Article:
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Homebuyers in new Inverhaugh subdivision should be warned of gravel pits

During a council meeting Monday evening, Coun. Lisa MacDonald asked for more public education to warn future residents of the gravel pits neighbouring the subdivision's proposed location

CENTRE WELLINGTON ‒ Some councillors are concerned future homeowners of a proposed subdivision in Inverhaugh may get an unwelcome surprise if not properly warned about the neighbouring aggregate extraction operations.

While the 40-unit subdivision, called Pasture Edge and proposed by Elora Ridge Developments Inc. was approved for the tiny Hamlet west of Elora during a council meeting Monday evening, Coun. Lisa MacDonald requested more public education to warn future residents of the active aggregate extraction operations neighbouring the proposed location near the corner of Sideroad 4 and Fourth Line E.

"I go down Wellington Rd 21 all the time and that pit has grown rather large rather quickly," said MacDonald, during the meeting. "I just want to make sure that the people who are going to buy these lots really understand that we're drilling wells and that will impact (the proposed units)."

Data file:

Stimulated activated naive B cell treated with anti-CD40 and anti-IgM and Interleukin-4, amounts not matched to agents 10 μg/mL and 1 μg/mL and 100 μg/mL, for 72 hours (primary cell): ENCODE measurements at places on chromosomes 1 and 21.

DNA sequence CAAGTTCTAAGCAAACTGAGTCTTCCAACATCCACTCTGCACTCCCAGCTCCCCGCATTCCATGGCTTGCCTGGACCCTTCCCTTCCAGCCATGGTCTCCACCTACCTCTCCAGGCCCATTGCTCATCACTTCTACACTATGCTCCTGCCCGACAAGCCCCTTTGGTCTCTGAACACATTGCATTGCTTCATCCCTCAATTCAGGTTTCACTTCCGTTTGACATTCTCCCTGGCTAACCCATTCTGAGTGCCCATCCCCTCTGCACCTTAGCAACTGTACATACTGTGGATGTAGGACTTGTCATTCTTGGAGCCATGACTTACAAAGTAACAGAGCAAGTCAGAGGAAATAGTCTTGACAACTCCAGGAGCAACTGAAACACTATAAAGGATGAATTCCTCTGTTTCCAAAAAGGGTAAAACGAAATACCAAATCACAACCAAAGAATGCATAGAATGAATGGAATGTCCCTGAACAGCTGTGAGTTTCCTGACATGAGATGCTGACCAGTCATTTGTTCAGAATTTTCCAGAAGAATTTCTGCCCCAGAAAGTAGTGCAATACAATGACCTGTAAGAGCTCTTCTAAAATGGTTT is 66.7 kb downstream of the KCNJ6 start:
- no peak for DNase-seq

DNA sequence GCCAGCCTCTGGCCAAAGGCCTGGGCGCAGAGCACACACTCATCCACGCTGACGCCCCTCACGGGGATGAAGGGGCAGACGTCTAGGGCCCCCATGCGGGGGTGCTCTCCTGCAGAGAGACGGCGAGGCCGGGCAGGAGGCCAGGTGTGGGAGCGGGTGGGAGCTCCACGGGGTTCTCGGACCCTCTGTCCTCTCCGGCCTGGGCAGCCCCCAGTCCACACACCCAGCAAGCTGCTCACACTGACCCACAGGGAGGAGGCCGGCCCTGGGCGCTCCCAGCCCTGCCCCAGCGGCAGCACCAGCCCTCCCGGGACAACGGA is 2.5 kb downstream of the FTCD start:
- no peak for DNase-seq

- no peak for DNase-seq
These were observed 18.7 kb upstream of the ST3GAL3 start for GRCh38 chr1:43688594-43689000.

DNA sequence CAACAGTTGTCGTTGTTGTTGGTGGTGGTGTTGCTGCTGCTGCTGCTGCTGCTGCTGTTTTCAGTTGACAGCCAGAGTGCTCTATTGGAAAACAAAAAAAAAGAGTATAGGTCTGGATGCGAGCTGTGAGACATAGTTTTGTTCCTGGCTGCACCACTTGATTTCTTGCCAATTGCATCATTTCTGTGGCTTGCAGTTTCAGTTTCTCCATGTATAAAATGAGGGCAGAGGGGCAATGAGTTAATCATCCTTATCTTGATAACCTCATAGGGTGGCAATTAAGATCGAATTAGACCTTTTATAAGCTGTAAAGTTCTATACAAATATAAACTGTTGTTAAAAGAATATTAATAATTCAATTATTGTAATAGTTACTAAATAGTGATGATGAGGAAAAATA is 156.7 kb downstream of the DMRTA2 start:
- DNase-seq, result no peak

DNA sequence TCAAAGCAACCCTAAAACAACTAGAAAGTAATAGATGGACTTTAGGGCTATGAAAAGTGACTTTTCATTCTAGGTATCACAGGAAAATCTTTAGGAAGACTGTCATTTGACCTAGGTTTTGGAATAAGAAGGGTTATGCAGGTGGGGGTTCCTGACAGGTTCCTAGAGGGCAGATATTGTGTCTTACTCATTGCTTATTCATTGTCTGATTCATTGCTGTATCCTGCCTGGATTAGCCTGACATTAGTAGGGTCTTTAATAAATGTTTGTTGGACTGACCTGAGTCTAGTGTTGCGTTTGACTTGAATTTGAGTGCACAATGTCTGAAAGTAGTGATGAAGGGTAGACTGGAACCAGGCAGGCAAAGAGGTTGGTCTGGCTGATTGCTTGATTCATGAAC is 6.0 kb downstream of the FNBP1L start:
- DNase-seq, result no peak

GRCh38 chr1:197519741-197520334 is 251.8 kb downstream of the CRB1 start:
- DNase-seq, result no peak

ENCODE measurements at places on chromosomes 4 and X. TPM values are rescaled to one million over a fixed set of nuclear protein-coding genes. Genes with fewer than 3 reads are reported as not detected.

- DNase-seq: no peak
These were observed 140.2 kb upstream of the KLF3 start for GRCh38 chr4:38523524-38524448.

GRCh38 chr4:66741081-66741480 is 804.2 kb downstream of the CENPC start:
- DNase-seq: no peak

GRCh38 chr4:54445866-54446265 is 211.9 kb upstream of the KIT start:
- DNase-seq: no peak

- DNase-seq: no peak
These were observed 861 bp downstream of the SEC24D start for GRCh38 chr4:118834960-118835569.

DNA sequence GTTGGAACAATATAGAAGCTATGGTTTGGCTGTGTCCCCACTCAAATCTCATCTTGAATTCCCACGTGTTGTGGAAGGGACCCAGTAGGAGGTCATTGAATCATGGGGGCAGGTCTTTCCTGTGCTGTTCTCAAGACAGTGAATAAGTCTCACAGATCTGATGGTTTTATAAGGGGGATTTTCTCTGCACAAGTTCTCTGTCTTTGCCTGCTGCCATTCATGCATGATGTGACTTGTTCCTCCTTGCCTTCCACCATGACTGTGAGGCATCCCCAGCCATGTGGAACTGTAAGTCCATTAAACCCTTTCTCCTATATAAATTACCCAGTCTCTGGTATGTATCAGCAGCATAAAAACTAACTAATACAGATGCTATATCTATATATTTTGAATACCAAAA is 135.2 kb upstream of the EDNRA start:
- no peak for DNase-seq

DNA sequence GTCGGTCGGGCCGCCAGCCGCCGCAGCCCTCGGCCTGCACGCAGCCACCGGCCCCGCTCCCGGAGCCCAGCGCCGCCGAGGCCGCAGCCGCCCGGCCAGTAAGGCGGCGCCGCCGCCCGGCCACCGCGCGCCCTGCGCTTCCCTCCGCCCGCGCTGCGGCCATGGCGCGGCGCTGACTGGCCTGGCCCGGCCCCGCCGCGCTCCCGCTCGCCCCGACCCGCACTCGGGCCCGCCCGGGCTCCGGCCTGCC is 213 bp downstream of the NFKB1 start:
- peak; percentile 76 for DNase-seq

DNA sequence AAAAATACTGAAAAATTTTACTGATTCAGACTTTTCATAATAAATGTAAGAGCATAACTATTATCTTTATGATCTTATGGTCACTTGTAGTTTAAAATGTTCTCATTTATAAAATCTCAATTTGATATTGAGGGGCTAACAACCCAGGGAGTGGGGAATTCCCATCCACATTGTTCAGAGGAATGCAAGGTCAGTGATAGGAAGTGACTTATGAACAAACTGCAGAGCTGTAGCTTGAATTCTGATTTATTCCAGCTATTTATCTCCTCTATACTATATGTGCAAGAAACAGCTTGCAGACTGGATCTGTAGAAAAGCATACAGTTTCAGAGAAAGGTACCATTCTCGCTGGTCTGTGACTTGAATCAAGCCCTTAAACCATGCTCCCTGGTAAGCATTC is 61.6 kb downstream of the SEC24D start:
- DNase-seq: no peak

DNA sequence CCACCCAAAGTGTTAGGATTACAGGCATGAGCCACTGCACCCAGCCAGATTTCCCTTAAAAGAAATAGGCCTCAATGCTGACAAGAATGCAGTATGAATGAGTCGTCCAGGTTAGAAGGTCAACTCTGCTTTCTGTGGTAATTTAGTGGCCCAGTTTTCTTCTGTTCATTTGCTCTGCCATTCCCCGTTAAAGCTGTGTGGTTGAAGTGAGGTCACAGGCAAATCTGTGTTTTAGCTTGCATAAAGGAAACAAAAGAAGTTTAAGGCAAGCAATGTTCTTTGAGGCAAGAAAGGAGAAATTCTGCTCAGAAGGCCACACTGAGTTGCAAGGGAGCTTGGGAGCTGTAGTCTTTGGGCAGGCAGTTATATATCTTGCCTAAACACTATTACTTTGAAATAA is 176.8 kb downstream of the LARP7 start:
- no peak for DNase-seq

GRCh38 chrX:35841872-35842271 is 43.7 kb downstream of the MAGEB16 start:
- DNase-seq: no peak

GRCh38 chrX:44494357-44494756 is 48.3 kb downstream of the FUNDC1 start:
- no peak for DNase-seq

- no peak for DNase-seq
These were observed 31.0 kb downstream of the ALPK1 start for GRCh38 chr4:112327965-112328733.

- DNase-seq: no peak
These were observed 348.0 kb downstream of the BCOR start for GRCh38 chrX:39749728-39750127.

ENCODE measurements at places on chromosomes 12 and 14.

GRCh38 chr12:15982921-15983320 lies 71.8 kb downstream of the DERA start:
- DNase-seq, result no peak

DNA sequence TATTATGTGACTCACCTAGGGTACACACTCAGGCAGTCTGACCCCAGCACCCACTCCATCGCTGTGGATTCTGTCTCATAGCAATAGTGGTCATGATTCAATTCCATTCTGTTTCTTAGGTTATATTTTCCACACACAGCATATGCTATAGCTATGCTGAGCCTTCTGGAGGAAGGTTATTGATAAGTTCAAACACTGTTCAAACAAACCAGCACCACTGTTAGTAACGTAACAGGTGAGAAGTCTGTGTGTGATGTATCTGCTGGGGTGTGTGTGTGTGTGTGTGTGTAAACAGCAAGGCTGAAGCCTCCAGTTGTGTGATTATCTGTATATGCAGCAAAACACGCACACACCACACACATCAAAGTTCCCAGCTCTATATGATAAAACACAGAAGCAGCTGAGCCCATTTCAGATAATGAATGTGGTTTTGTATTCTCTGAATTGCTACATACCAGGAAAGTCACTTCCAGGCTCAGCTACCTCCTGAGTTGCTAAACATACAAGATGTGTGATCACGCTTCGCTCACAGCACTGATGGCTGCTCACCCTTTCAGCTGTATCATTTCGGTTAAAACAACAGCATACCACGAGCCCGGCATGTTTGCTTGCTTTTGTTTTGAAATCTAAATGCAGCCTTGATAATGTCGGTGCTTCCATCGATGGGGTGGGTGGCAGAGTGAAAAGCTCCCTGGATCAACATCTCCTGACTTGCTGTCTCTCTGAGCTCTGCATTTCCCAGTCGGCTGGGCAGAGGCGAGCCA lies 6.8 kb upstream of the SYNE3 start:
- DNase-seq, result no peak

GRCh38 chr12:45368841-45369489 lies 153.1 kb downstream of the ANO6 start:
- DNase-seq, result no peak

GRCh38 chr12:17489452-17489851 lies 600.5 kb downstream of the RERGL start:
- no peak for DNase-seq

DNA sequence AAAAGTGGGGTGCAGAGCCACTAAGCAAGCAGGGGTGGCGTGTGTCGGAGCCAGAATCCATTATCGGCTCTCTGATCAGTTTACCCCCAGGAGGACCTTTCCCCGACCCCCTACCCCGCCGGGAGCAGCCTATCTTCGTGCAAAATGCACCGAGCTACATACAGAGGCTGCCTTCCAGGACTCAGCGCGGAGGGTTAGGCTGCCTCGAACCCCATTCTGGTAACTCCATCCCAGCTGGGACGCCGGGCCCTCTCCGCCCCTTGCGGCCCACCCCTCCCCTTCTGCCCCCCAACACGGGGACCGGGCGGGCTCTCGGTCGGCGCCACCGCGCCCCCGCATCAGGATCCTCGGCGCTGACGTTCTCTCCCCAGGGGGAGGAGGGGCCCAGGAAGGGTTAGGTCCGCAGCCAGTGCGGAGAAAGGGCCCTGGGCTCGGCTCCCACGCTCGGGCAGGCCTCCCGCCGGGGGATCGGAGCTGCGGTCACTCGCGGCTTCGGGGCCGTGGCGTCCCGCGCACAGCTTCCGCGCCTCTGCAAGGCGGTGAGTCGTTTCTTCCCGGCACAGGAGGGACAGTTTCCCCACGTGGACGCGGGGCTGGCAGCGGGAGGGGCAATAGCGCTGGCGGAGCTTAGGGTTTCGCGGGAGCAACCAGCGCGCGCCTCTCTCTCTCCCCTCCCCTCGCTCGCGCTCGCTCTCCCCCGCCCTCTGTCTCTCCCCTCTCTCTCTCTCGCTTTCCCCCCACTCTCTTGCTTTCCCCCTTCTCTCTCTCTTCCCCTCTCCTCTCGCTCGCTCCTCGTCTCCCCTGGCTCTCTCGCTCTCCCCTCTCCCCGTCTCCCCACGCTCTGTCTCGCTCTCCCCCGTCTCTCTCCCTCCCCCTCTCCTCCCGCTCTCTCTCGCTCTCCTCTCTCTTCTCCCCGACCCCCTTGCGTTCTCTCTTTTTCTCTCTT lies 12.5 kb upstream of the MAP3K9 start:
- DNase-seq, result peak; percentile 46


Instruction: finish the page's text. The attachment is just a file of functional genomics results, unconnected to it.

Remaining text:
According to Brett Salmon, managing director of planning and development, there is a provision for warning clauses to be put on the property titles warning of the adjacent uses.

But MacDonald was doubtful that would be enough, citing an increase in people buying homes without viewing them first. 

"I just don't want to have feedback after this is all done with residents saying they had no idea that was such a large pit," said MacDonald. "I just want to make sure that the people who buy these lots really, really understand what they're getting into because I've seen that happen in the past." 

However, Salmon said that the gravel pit is "pretty hard to miss." 

"The (gravel pit) that includes part of this property will hopefully be rehabbed soon and it won't look like it does today," said Salmon "But the pit across the road on the other side of county road 21 is only just getting started." 

When MacDonald asked whether the developers knew what they wanted to do with the land post-extraction, Salmon said the gravel pit operators are required to rehab the land for agriculture when finished.

Isabel Buckmaster is the Local Journalism Initiative reporter for GuelphToday. LJI is a federally-funded program.

About the Author: Isabel Buckmaster, Local Journalism Initiative Reporter

Isabel Buckmaster covers Wellington County under the Local Journalism Initiative, which is funded by the Government of Canada
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